B lymphocytes and Epstein-Barr virus: The lesson of post-transplant lymphoproliferative disorders

Research output: Contribution to journalArticle

54 Citations (Scopus)

Abstract

Epstein-Barr virus (EBV) is a ubiquitous human γ-herpes virus that establishes a life-long asymptomatic infection in immunocompetent hosts by colonizing memory B lymphocytes and hijacking cellular signaling pathways that regulate antigen-dependent B-cell activation and differentiation. In patients with solid organ or hematopoietic stem cell transplantation, the defect in EBV-specific immune responses may allow the outgrowth of EBV-carrying B lymphocytes that may give rise to a spectrum of different clinico-pathologic entities encompassed by the term post-transplantation lymphoproliferative disorders (PTLD). EBV-driven immortalization of B-cells is mediated by the cooperative activity of viral proteins that derange critical cellular pathways controlling growth and/or survival of B lymphocytes. Full transformation of infected B-cells is achieved by the contribution of poorly defined additional co-factors, including microenvironmental stimuli, genetic and epigenetic alterations. The quantification of circulating EBV DNA and EBV-specific T cells are valuable tools in the clinical monitoring of EBV-associated PTLD. The recent advances in elucidation of the mechanisms underlying EBV-induced growth transformation will be instrumental in guiding the design of novel approaches for the treatment of these often life-threatening lymphoproliferative disorders.

Original languageEnglish
Pages (from-to)96-101
Number of pages6
JournalAutoimmunity Reviews
Volume7
Issue number2
DOIs
Publication statusPublished - Dec 2007

Fingerprint

Lymphoproliferative Disorders
Human Herpesvirus 4
B-Lymphocytes
Transplants
B-Lymphocyte Differentiation Antigens
CD80 Antigens
Transplantation
Asymptomatic Infections
Critical Pathways
Hematopoietic Stem Cell Transplantation
Viral Proteins
Growth
Epigenomics
Viruses
T-Lymphocytes
DNA

Keywords

  • B lymphocytes
  • Epstein-Barr virus
  • Post-transplantation lymphoproliferative disorders
  • Viral load

ASJC Scopus subject areas

  • Immunology
  • Immunology and Allergy

Cite this

B lymphocytes and Epstein-Barr virus : The lesson of post-transplant lymphoproliferative disorders. / Dolcetti, Riccardo.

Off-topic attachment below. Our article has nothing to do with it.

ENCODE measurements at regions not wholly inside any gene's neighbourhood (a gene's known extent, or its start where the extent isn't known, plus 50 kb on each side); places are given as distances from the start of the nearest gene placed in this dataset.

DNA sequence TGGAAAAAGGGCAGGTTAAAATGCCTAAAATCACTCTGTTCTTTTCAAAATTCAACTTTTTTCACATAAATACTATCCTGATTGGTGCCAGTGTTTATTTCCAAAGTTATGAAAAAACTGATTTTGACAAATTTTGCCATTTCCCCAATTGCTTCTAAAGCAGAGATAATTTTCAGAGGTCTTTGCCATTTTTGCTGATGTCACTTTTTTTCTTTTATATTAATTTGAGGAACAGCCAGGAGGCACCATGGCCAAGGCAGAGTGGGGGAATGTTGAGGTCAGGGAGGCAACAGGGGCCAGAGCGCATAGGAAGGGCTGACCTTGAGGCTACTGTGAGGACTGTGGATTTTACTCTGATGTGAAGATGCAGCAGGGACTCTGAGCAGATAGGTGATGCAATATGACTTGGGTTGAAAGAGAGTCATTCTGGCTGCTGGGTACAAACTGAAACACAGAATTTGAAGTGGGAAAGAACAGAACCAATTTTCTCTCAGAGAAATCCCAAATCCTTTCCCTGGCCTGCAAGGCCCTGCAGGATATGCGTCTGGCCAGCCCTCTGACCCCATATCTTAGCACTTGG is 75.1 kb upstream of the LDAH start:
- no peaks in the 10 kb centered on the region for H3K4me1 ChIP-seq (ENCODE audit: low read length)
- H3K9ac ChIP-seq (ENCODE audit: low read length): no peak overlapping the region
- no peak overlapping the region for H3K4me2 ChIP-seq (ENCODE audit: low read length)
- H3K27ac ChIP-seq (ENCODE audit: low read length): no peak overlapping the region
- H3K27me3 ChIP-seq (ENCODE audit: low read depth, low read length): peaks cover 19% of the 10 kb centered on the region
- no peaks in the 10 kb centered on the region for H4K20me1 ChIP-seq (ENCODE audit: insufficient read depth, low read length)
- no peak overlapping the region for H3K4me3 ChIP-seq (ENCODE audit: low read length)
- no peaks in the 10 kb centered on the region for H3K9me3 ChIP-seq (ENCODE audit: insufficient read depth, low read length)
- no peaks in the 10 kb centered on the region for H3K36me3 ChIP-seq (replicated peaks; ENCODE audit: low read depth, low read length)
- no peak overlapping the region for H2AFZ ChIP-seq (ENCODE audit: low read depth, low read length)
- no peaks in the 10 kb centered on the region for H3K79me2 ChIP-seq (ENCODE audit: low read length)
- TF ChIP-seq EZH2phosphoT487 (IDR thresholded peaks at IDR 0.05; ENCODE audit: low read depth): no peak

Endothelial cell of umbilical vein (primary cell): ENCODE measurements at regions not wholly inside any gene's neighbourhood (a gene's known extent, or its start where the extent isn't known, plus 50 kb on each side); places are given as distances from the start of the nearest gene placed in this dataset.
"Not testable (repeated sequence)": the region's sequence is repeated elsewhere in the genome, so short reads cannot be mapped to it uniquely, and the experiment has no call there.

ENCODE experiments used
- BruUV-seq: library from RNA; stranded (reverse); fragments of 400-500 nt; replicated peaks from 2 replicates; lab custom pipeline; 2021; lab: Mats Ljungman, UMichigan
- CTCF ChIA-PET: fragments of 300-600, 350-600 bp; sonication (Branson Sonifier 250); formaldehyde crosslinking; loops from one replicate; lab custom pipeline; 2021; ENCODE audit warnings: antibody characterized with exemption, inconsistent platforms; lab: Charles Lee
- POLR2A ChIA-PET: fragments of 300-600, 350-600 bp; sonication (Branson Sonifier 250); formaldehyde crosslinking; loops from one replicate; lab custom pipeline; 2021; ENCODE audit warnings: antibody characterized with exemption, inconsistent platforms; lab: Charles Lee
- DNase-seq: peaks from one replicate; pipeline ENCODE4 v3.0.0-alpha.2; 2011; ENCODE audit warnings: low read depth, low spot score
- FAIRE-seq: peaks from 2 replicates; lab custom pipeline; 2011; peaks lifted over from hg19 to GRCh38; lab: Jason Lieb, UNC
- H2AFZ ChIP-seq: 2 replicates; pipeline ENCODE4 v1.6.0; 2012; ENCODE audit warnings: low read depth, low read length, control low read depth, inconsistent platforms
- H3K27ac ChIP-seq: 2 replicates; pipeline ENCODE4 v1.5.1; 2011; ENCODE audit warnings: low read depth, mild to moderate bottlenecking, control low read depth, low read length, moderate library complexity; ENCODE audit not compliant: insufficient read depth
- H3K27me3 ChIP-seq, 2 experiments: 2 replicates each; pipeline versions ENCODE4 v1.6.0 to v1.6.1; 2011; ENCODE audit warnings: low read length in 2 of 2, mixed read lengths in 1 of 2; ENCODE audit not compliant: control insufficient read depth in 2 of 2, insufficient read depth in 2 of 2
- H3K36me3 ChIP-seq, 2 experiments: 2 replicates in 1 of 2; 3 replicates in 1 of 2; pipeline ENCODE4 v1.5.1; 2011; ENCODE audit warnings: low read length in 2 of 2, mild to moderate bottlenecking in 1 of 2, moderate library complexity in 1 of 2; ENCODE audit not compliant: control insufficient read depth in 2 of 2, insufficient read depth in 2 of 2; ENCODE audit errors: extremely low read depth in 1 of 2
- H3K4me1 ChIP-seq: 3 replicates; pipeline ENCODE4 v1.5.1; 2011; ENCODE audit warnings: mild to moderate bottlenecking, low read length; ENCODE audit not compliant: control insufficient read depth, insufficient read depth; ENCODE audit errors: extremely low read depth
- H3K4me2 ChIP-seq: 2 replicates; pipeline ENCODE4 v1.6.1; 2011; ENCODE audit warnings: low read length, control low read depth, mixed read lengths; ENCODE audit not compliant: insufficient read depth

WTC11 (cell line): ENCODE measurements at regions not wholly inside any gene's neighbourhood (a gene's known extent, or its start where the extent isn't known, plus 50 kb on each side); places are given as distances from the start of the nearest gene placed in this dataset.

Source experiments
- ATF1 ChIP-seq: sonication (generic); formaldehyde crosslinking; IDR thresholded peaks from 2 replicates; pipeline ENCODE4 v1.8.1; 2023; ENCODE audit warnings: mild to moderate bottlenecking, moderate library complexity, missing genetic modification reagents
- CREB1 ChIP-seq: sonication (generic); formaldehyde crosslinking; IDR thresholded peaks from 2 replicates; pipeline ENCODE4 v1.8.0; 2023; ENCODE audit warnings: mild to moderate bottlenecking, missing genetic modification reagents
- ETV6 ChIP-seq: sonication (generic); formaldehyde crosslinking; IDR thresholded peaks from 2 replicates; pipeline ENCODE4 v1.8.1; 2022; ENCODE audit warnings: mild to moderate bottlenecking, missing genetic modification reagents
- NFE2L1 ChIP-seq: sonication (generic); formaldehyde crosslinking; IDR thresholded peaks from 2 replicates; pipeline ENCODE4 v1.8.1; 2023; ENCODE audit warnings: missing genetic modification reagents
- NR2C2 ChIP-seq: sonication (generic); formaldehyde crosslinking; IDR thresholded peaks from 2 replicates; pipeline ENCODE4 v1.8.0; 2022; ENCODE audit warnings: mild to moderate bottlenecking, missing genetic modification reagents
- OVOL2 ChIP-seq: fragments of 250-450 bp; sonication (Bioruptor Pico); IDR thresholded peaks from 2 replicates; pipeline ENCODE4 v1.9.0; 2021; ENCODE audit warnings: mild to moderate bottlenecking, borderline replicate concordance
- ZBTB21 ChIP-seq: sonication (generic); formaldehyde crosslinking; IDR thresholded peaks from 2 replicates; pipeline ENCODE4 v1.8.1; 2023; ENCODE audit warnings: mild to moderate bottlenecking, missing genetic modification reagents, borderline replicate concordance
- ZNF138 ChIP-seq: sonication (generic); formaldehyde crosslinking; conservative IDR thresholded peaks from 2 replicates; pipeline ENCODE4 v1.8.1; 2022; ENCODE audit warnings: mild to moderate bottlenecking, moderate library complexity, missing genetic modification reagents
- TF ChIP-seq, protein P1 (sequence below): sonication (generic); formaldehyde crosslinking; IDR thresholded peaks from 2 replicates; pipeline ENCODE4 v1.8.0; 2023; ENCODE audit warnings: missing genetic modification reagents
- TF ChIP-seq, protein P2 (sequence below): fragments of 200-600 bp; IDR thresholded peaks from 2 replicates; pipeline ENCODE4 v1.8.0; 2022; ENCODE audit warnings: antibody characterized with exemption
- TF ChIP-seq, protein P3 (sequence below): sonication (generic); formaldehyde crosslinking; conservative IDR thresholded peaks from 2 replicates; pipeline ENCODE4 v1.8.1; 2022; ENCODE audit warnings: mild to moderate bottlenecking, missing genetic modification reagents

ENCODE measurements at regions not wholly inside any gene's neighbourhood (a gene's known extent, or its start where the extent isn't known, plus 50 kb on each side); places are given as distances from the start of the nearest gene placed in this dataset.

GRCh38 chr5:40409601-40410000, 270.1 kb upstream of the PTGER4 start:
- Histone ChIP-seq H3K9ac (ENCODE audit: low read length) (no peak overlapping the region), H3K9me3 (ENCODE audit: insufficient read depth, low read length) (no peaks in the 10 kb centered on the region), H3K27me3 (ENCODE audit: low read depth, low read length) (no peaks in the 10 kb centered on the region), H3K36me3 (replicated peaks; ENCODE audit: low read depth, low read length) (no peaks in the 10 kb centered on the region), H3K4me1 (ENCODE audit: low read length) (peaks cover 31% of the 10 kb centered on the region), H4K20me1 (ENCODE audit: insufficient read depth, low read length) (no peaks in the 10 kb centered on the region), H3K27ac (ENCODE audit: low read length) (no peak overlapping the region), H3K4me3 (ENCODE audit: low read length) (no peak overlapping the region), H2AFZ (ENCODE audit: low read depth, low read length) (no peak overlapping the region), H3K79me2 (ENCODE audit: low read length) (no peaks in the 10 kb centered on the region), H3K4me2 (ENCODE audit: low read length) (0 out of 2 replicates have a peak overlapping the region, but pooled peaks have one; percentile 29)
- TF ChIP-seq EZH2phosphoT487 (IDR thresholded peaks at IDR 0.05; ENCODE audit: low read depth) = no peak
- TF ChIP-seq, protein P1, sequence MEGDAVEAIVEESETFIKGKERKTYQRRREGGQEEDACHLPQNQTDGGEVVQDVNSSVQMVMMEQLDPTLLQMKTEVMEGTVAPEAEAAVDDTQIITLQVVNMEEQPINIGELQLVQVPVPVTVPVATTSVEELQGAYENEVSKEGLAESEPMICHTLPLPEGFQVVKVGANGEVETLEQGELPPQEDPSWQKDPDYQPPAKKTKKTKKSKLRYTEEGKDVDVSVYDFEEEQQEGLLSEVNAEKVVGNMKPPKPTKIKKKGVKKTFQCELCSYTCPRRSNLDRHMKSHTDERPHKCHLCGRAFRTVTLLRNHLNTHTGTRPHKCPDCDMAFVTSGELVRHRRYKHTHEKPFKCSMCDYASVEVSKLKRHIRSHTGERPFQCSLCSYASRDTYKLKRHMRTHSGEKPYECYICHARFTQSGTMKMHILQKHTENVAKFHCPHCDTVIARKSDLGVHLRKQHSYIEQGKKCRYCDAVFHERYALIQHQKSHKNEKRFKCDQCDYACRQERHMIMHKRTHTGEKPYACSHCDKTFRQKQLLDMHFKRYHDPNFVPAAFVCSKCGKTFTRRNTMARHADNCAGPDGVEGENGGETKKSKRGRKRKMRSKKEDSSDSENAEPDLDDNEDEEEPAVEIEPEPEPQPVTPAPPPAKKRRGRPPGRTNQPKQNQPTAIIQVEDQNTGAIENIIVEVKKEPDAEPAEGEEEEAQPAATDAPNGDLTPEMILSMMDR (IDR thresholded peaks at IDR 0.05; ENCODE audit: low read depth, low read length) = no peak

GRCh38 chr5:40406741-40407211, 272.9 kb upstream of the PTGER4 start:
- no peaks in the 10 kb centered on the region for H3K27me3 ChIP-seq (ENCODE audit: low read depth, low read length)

In: Autoimmunity Reviews, Vol. 7, No. 2, 12.2007, p. 96-101.

Research output: Contribution to journalArticle

@article{8b0d5c96f5e640fdbf7ffd970a5aaaa4,
title = "B lymphocytes and Epstein-Barr virus: The lesson of post-transplant lymphoproliferative disorders",
abstract = "Epstein-Barr virus (EBV) is a ubiquitous human γ-herpes virus that establishes a life-long asymptomatic infection in immunocompetent hosts by colonizing memory B lymphocytes and hijacking cellular signaling pathways that regulate antigen-dependent B-cell activation and differentiation. In patients with solid organ or hematopoietic stem cell transplantation, the defect in EBV-specific immune responses may allow the outgrowth of EBV-carrying B lymphocytes that may give rise to a spectrum of different clinico-pathologic entities encompassed by the term post-transplantation lymphoproliferative disorders (PTLD). EBV-driven immortalization of B-cells is mediated by the cooperative activity of viral proteins that derange critical cellular pathways controlling growth and/or survival of B lymphocytes. Full transformation of infected B-cells is achieved by the contribution of poorly defined additional co-factors, including microenvironmental stimuli, genetic and epigenetic alterations. The quantification of circulating EBV DNA and EBV-specific T cells are valuable tools in the clinical monitoring of EBV-associated PTLD. The recent advances in elucidation of the mechanisms underlying EBV-induced growth transformation will be instrumental in guiding the design of novel approaches for the treatment of these often life-threatening lymphoproliferative disorders.",